5 Steps for Creating an Employee Development Plan
Posted on December 21, 2018 by Danny Leffel
Career development is one of the most important elements of management; unfortunately, it’s also one of most neglected. Since employees are more likely to quit a job that doesn’t prioritize performance management, companies are struggling to retain a viable workforce. To give your business an edge over the competition, you’ll need to contribute to your employee’s careers. Below are five steps to follow when creating an employee development plan.
1. Evaluate Company Goals
Before thinking about your employees, determine the direction you want the company to go and set goals for how to achieve that. Once you have a plan in place, you can assess whether you have employees who either possess or can be taught the necessary skills to help your business reach its goals. For example, if you own a restaurant and are considering expanding to a new location, you’ll need more reliable supervisors to help train the new recruits. You should look to your current staff — who already knows how your business is run — to find potential supervisors.
You won’t know how your employees can truly help your business if you don’t know where your business is headed. By hiring within the company for leadership roles, you’ll be sending a message to your other employees that there is room for career growth.
2. Identify Potential and Readiness
Now that you know the type of talent the company will need, begin assessing your employees. Just because someone has the potential to be a fantastic supervisor doesn’t mean they’re ready for that jump yet. If you rush an employee into a role they aren’t prepared for, you run the risk of damaging your business and harming that person’s career.
Management roles are especially important to fill with the right people, so keep in mind that it takes more than just being a good worker to be an effective supervisor. Interpersonal and problem-solving skills are just as necessary to management as a solid understanding of the jobs they’re tasked with overseeing.
3. Consult Your Employees
You won’t learn everything there is to know about your employees’ knowledge and skill sets just by looking at their resumes. Talk to them about their long- and short-term career goals, and find out if they’re interested in taking on a different role or expanding their responsibilities.
Many employees have taken the time to think about possible career paths with their current company, but they don’t always share those thoughts with their managers without being prompted. Be upfront with them about creating a development plan. Playing coy just to see if they’re a good fit for a specific role won’t gain you any trust.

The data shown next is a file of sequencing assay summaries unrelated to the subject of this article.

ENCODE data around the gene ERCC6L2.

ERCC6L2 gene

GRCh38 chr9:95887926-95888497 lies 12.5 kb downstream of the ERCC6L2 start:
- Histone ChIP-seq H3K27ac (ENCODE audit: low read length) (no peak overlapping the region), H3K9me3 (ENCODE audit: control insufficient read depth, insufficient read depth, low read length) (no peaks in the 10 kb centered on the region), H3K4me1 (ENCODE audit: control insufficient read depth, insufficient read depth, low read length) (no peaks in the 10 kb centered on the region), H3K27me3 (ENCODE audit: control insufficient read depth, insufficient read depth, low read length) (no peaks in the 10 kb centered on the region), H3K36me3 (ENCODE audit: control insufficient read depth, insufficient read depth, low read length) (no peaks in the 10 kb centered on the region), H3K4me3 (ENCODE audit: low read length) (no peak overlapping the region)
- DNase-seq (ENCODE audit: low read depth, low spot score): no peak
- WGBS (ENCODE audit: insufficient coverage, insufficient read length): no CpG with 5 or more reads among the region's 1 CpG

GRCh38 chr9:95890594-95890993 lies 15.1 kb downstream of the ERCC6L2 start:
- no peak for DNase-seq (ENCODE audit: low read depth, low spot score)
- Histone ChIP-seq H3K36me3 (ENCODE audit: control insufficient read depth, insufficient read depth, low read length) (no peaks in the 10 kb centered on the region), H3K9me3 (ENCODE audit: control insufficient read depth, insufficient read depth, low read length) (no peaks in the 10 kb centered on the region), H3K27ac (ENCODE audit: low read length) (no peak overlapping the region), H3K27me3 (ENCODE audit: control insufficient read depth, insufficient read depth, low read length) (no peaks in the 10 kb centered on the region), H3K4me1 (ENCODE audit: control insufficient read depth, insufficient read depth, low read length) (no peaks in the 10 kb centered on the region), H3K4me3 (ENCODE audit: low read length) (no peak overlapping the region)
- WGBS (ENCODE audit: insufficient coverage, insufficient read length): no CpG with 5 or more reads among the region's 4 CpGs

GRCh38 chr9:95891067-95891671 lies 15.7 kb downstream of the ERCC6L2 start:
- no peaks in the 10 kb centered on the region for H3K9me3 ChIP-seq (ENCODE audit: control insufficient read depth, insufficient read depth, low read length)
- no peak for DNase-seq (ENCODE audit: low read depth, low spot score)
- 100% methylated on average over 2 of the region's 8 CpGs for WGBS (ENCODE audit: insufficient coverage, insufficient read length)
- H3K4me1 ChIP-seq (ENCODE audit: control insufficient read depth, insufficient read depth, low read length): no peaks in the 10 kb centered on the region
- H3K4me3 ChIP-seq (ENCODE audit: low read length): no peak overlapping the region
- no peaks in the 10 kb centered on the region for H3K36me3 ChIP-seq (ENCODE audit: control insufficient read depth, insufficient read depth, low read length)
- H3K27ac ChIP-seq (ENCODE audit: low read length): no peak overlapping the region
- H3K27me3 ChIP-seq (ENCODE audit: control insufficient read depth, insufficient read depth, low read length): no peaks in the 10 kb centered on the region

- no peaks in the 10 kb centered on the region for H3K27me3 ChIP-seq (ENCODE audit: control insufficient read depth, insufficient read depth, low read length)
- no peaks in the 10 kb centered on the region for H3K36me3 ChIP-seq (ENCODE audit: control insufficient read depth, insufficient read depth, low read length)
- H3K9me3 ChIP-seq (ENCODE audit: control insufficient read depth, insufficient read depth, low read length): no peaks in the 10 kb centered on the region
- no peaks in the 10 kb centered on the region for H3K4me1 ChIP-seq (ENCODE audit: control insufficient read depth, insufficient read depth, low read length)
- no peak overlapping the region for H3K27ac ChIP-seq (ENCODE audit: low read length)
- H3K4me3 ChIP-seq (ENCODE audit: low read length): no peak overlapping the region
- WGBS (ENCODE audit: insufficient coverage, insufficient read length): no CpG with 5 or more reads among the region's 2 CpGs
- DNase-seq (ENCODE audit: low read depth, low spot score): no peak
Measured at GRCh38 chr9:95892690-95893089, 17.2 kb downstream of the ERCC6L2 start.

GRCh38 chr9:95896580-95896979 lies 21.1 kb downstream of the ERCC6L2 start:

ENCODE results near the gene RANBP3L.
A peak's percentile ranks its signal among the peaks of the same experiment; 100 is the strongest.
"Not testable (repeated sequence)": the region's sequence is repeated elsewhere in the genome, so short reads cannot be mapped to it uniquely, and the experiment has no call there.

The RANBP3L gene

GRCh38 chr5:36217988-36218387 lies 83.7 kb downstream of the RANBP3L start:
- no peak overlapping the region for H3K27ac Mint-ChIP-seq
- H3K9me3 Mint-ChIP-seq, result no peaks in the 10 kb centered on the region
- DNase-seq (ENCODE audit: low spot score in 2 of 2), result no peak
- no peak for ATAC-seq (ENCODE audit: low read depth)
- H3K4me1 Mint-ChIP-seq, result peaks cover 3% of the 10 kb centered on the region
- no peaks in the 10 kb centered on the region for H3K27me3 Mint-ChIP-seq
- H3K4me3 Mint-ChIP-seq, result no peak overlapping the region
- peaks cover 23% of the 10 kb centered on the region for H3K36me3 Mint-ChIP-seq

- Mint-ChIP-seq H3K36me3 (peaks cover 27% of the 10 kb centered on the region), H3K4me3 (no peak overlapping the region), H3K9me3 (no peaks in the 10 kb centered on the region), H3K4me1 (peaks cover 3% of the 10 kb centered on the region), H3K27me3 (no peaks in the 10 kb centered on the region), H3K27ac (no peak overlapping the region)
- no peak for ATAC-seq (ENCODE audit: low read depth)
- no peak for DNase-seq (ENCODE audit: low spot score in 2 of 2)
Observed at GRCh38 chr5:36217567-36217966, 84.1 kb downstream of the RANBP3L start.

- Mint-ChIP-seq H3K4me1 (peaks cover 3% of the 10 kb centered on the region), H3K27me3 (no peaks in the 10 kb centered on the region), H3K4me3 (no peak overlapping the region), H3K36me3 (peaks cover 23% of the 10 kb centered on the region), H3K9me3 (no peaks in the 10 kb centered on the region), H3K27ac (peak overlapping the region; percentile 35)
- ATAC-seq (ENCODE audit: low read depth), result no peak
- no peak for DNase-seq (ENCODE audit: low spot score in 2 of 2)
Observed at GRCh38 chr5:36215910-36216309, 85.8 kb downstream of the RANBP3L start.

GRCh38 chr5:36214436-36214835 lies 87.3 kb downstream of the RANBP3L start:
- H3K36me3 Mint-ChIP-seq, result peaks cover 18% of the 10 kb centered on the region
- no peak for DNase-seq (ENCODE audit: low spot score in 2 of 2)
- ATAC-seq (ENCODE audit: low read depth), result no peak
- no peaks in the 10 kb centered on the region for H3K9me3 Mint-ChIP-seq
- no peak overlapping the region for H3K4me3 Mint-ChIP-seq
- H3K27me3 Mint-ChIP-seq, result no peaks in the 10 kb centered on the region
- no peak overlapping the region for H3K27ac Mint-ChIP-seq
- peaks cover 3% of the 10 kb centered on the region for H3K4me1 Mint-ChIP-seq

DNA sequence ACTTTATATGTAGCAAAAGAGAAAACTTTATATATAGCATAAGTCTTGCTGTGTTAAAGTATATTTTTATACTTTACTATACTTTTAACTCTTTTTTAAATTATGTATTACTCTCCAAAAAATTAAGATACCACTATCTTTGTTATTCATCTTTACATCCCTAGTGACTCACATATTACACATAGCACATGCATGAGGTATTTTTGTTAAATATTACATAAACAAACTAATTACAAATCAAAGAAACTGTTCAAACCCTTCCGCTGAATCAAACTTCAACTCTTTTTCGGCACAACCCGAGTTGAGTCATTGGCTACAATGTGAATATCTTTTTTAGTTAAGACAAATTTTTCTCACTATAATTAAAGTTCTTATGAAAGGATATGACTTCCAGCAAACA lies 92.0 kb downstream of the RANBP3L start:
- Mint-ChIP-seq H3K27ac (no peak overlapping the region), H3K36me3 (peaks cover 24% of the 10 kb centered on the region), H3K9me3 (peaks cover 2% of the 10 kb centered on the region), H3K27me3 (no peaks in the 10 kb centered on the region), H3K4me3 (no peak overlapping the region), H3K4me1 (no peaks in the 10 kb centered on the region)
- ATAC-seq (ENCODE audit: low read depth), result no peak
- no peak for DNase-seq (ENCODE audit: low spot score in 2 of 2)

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4. Decide on Training
Now that you have your employees on board, start thinking about what kind of training they’re going to need. Will someone need one-on-one training with another member of the team? Will an employee need specialty training outside of the company? Consider all options and put together a schedule for your employees.
Since some shifts may need to be moved around during the training, you might want to try posting the calendar where it’s easy to access. Try Crew, an online scheduling app that allows you to easily keep track of all your employees’ shifts, make changes to the schedules, and communicate with them directly through their smartphones. Remind your team that they’ll need to be patient during the training period. Let them know that although there may be a few hiccups, it’ll be worth it in the end.
5. Finalize the Plan
Set specific, time-oriented goals for your employees to meet. The time frame will help your employees stay on track and will let them know they’re making progress through the training program. Have a plan for how to transition them to their new roles as soon as possible once their training is complete. Make sure you provide ample resources for your transitioning employees to consult in case they have issues. For the employees that were training on something new, start giving them projects that will allow them to use their new knowledge.
Career development takes effort, but it’s incredibly rewarding. Your business will benefit from having a capable, well-trained workforce that is loyal to the company, and your employees will have the opportunity to better themselves by learning new skills and being promoted. You’ll be much more likely to retain top talent by investing in their careers, which means you can even use your employee development plans as a recruitment strategy. Companies who contribute to their employees’ growth will reap the rewards for years to come.